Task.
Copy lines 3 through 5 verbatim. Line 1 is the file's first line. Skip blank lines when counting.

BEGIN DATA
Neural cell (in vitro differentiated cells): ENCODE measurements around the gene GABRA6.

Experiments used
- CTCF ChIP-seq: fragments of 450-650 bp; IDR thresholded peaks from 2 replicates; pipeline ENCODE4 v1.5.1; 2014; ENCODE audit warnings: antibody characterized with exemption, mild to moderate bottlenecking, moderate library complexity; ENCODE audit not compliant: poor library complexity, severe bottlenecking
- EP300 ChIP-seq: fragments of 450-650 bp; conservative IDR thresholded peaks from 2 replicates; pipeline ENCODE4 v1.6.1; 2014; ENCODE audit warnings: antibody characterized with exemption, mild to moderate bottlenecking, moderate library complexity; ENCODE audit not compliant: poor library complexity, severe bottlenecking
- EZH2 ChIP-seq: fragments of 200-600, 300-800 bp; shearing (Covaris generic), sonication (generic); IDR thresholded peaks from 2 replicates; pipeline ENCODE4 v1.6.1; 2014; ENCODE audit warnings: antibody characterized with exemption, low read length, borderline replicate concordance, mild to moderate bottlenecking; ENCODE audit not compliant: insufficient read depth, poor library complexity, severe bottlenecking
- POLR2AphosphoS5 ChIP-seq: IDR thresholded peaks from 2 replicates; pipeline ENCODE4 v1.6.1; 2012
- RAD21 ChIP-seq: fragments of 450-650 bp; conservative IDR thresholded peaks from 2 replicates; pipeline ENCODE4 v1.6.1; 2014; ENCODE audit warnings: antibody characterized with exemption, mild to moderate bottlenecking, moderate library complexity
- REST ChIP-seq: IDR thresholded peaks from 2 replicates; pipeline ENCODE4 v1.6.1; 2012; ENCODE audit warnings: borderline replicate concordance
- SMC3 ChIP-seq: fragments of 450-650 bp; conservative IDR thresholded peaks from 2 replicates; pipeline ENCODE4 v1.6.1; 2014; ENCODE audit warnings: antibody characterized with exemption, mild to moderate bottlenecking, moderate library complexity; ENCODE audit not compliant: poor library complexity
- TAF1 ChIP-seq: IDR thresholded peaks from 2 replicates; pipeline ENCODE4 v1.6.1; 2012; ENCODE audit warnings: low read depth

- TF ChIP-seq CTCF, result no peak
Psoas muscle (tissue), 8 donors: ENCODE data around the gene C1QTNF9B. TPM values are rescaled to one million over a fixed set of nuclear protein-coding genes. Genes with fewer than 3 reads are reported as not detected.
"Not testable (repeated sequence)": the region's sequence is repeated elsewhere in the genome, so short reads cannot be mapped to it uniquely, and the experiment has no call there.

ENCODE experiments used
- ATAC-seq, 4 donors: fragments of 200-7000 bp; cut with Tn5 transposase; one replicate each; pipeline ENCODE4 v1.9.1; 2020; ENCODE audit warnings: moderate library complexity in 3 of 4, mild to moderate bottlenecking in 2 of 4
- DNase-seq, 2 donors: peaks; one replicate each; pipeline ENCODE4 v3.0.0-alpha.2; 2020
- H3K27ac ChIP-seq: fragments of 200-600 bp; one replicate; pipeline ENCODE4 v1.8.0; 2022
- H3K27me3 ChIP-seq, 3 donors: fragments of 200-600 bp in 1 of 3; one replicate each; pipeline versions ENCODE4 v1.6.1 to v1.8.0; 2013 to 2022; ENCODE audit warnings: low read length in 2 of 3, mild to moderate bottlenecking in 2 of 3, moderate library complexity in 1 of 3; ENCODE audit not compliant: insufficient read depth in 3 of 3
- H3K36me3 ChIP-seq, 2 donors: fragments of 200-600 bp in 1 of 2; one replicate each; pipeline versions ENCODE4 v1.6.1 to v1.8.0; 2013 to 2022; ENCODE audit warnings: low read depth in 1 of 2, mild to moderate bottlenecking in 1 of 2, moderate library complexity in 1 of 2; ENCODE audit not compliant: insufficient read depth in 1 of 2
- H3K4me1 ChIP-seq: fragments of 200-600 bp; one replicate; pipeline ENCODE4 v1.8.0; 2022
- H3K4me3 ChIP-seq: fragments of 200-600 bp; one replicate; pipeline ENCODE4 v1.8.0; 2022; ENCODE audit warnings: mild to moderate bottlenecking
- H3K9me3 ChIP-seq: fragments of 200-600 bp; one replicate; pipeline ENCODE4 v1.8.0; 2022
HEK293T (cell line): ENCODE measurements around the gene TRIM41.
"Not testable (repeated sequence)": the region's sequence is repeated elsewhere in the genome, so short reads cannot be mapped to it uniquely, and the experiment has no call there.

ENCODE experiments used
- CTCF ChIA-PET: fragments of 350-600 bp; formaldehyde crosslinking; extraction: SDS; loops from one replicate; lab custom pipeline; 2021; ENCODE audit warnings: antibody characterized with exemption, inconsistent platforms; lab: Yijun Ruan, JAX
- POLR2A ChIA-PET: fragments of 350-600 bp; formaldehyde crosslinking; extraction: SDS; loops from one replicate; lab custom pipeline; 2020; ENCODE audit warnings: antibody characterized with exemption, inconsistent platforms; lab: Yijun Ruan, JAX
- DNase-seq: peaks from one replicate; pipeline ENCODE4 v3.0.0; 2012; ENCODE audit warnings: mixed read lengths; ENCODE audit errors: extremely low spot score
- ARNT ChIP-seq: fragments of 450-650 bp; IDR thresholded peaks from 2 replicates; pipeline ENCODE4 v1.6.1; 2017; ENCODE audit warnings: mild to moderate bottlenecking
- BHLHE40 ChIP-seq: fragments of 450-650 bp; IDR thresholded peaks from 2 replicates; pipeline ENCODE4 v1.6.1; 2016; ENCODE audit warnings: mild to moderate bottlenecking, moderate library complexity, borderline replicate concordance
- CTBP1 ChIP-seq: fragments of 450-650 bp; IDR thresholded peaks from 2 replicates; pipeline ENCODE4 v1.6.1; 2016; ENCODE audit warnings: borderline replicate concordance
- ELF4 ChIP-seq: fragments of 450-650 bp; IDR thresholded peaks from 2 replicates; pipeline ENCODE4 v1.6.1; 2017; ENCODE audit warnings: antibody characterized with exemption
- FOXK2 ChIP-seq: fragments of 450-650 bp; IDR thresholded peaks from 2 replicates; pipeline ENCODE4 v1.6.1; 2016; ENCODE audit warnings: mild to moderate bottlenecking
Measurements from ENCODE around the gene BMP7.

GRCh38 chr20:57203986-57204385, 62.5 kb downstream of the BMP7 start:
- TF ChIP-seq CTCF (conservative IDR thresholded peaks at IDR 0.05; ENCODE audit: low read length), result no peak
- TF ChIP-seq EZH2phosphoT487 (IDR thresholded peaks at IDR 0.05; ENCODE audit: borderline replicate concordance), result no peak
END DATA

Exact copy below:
- CTCF ChIP-seq: fragments of 450-650 bp; IDR thresholded peaks from 2 replicates; pipeline ENCODE4 v1.5.1; 2014; ENCODE audit warnings: antibody characterized with exemption, mild to moderate bottlenecking, moderate library complexity; ENCODE audit not compliant: poor library complexity, severe bottlenecking
- EP300 ChIP-seq: fragments of 450-650 bp; conservative IDR thresholded peaks from 2 replicates; pipeline ENCODE4 v1.6.1; 2014; ENCODE audit warnings: antibody characterized with exemption, mild to moderate bottlenecking, moderate library complexity; ENCODE audit not compliant: poor library complexity, severe bottlenecking
- EZH2 ChIP-seq: fragments of 200-600, 300-800 bp; shearing (Covaris generic), sonication (generic); IDR thresholded peaks from 2 replicates; pipeline ENCODE4 v1.6.1; 2014; ENCODE audit warnings: antibody characterized with exemption, low read length, borderline replicate concordance, mild to moderate bottlenecking; ENCODE audit not compliant: insufficient read depth, poor library complexity, severe bottlenecking